Working Hours at Work

There are some people in my office (and in every other office that exists) who believe in “face-time”. That they need to be present for a certain number of hours every day at work irrespective of whether there is work to do or not. I find this wasteful, and distasteful. I don’t see why I need to spend time in office if I don’t have any work to do, and I consider time spent in office when I’m not working to be a positive waste of time.

Yes, there are times when I do get sucked in to this face-time crap, and just sit on in office when I don’t have anything to do (either there’s nothing to do, or I’m in such a bad state of mind that I’m unproductive). Sometimes, it does make sense simply for the option value – when you’re sitting there, there’s a chance something might strike you and take you past the mental jam you’re currently caught in. But most of the time, this option is worthless.

So recently I was trying to do an analysis of how I spend time at work, and if I get rid of the unproductive stuff (like random chats with colleagues, random reading, etc.) I can divide my time at work into two important components – times when I’m actually doing work, and times when I’m simply waiting to talk to someone, for their inputs, or comments, or whatever else. And when I did further analysis, I realize that the latter took up more time than the former.

Teamwork, integrated teams, helping each other, regular feedback, all these are important. But at the cost of spending several hours in office without actually doing any work? When you could’ve spent that time at home, doing what you really like to do. Especially when you have been given a Blackberry and so can read the inputs at any point of time? And when you have a mobile phone, and have the luxury of being able to log in to work from home..

Of course, the other side of this is that if you bring your work home, the fine line between work and home disappears. You are now always on call, have to be constantly checking your Blackberry. You think twice about leaving home, and the blackberry and the mobile phone, and going off somewhere. It doesn’t make you feel all that good..

Wondering how I can balance this all out. And spend as little time as I need to in office, while still doing the amount of work that I’m expected to do. I guess I simply need to get practical about this and stop bothering about what other people think about my hours, and all such. As long as I do the work.

Last Thursday, working in one long burst, I finished the work I’d set myself for the day and dashed off an email by 4pm. And then realized that it would be at least another 2-3 hours before I could get a response. And so packed off home, since I had some work there (true to expectations, the replies came in after 7pm). I felt good about leaving office when I knew I wasn’t going to be productive. But then there was this strange guilt that the system puts on you for doing like you please, without regard to the system.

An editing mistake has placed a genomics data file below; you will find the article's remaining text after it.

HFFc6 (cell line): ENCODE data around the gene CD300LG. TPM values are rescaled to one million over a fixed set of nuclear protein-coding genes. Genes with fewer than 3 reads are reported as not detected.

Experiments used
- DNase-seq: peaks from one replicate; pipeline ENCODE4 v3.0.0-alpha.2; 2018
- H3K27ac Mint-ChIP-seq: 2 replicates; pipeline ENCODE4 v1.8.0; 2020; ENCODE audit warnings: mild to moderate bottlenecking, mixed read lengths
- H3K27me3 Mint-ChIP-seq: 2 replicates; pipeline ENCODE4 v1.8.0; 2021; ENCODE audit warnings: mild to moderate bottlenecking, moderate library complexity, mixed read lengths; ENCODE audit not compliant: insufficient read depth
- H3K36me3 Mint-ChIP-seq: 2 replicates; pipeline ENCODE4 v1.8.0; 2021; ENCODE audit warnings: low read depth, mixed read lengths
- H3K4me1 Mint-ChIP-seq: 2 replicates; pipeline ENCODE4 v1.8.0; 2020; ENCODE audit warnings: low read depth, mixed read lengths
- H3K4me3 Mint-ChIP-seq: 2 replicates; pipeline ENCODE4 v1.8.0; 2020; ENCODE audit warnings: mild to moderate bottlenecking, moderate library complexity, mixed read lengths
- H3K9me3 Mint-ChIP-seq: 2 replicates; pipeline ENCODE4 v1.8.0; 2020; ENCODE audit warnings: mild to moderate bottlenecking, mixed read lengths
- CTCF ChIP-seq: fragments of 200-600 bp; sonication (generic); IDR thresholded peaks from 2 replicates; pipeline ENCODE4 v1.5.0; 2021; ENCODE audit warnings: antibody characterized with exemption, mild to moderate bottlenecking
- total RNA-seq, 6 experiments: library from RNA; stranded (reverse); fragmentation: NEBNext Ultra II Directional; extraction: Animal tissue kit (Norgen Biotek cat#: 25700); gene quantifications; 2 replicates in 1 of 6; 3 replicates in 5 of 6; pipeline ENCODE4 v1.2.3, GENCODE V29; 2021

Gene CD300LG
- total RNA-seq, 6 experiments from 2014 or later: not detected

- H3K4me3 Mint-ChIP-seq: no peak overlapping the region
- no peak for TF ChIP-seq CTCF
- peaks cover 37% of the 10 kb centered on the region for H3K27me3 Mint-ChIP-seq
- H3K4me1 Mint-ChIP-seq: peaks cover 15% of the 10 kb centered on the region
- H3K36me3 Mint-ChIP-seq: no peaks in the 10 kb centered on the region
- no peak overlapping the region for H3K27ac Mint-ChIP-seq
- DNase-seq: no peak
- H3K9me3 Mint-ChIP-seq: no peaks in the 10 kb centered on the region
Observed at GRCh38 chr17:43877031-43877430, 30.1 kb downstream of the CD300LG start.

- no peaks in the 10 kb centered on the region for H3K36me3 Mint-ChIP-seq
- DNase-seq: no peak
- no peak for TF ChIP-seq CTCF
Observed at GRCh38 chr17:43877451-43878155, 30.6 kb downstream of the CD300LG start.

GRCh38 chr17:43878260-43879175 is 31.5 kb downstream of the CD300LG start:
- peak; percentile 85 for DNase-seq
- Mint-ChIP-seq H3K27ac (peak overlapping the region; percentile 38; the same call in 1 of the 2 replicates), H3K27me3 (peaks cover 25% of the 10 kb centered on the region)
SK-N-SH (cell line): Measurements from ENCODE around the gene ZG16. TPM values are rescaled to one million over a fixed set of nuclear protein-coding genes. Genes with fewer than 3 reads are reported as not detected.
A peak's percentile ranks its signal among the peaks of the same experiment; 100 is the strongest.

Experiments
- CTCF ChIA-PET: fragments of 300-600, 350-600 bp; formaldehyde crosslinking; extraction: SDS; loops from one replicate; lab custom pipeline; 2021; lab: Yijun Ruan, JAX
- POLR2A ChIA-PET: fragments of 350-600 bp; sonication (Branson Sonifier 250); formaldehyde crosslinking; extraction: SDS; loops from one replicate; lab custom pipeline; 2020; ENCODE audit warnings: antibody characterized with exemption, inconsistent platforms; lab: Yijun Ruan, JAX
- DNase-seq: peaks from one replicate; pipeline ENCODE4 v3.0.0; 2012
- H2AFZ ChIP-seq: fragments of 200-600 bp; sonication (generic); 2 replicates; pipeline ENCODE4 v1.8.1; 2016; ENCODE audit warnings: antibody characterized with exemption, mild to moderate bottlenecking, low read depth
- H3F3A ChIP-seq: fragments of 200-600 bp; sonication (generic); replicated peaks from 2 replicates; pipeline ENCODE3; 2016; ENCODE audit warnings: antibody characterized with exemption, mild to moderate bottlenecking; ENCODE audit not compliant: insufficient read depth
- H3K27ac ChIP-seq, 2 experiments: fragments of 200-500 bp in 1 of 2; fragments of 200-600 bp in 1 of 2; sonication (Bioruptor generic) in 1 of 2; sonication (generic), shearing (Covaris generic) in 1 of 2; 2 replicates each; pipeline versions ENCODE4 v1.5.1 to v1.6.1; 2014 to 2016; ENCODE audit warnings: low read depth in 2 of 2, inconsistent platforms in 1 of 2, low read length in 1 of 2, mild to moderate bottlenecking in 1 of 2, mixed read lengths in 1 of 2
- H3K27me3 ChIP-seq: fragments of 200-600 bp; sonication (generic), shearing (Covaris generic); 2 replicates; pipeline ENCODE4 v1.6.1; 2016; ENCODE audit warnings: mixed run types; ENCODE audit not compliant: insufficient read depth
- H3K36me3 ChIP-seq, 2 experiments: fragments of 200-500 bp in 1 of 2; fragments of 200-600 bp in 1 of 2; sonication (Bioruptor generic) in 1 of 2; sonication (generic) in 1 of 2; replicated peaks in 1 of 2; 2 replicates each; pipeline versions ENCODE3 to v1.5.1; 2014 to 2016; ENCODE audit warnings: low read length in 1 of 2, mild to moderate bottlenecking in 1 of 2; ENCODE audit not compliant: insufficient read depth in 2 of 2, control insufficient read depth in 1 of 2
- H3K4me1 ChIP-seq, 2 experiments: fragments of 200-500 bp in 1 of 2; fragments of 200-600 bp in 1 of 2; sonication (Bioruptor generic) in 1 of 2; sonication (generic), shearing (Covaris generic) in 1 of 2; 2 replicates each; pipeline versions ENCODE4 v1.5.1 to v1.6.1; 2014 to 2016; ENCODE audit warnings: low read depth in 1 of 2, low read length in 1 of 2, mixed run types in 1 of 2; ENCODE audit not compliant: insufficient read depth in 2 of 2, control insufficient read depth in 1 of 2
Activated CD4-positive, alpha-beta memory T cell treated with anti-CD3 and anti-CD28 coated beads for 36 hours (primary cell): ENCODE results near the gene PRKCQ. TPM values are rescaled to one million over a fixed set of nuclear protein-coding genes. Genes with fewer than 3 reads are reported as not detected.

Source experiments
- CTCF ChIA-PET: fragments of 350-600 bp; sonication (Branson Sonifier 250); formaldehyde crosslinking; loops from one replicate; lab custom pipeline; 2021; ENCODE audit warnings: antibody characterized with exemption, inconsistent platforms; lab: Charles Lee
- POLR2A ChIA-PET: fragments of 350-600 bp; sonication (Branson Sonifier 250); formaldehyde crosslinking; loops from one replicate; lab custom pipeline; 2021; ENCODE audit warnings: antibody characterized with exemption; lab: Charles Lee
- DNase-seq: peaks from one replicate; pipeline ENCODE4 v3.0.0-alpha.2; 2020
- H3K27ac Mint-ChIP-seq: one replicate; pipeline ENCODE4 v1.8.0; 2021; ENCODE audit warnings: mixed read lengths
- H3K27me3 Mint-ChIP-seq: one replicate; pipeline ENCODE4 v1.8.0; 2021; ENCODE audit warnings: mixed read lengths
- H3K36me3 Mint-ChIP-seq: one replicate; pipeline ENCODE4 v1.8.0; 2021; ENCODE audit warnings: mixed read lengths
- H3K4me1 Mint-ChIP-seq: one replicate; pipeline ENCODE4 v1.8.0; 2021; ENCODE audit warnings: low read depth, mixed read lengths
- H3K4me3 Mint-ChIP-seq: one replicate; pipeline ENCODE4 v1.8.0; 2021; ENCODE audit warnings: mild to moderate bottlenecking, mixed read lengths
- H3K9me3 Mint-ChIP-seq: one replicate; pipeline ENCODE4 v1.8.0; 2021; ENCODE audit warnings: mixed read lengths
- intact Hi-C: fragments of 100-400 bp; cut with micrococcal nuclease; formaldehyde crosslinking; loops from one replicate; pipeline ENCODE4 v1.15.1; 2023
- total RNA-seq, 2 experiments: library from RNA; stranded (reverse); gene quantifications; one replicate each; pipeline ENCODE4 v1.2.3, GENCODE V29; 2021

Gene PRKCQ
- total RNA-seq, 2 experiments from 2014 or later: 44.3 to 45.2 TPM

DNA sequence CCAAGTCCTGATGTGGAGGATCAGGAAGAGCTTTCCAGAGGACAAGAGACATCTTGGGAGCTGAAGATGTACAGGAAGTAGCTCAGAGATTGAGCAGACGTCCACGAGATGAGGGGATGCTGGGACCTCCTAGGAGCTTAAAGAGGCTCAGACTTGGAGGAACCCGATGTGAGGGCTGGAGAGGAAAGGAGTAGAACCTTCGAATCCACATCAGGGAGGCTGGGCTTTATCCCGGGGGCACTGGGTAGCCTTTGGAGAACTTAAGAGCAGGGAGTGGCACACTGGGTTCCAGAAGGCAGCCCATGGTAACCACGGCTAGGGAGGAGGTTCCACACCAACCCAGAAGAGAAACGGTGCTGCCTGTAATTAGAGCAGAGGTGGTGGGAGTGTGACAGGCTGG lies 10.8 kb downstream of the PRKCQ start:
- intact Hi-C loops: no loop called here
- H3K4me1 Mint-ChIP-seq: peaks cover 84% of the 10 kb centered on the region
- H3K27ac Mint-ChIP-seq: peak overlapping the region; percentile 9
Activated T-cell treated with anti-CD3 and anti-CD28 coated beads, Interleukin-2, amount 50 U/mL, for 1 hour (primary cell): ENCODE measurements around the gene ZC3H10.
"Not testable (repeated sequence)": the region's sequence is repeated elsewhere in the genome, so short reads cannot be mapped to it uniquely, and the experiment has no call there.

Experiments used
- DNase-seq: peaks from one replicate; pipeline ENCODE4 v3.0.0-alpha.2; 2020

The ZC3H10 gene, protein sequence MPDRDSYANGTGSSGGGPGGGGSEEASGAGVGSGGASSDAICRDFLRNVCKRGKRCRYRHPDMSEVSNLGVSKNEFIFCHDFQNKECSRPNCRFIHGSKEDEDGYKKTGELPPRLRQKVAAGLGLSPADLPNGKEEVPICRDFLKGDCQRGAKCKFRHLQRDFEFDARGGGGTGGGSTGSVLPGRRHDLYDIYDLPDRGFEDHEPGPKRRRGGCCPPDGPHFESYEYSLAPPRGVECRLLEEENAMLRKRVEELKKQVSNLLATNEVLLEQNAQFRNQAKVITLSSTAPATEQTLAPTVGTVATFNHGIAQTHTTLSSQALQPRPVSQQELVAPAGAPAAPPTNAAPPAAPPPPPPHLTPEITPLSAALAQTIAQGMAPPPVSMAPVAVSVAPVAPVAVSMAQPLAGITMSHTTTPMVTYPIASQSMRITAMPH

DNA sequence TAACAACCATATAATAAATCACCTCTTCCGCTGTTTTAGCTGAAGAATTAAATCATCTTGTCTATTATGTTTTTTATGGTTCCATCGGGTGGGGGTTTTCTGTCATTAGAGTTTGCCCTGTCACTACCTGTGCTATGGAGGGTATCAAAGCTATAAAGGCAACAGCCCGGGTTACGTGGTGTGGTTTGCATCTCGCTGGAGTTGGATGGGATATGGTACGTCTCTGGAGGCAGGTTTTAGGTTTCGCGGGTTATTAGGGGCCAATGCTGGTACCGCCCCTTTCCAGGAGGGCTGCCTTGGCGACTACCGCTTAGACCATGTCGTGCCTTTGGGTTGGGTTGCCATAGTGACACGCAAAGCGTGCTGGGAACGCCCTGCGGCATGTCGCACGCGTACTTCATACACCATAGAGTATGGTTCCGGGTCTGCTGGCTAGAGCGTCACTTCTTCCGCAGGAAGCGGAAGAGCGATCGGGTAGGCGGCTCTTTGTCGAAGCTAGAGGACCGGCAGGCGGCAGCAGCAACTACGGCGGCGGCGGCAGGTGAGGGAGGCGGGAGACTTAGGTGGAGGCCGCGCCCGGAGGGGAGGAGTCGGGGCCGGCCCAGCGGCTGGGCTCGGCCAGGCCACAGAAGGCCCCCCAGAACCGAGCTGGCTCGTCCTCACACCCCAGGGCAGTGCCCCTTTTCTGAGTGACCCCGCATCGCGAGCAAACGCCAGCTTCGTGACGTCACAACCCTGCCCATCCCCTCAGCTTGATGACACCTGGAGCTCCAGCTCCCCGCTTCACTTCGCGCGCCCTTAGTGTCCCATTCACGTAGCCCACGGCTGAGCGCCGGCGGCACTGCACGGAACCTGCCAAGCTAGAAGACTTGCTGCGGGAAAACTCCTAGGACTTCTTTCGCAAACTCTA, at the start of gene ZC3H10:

Anyways, I need to be more practical about all this, and screw signaling. And to turn around an old Hutch ad, which says “Blackberry from Hutch, to keep daddy away from office”. I say “Blackberry from Hutch, to keep daddy at work even when he’s away from office”.

5 thoughts on “Working Hours at Work”

  1. Aka the Mark Waugh problem. Brother Steve looks like he’s struggling and scrapping and thinking about his game all the time, so cool and languid and horse-betting Mark comes off as less dedicated to his job even if he is as “productive”.

    Solving this is the bosses’ prerogative, I believe. Never to mistake activity for achievement must be hammered into their heads. Leaving this to employees creates a prisoners dilemma where everyone keeps defaulting, for obvious signaling reasons.

  2. You will also the note the perversity apparent here. All through one’s academic life, one sees fighters try to project stud-ness. However, in all but the most entrepreneurial/individualized workplaces, studs have to try to project fighter-ness in order to climb the ladder.

    1. Absolutely. And this is one transition i haven’t managed well. Never bothered to advertise my figherness, which probably explains why I’ve had a lousy career

  3. Work is worship, So if we need to worship god (work) – we have two options; either to go temple and worship or create a small ‘Puja Mandir’ at home and worship(work)

    However this doesn’t go true with companies, because they expect you to go to the temple every day and give a holiday to worship on weekends. However this can be changed to the model where you can worship god everyday at home itself by creating small mandirs (work stations/rooms) and then go to temples only for special occasions (formal office gathering, team building events etc)

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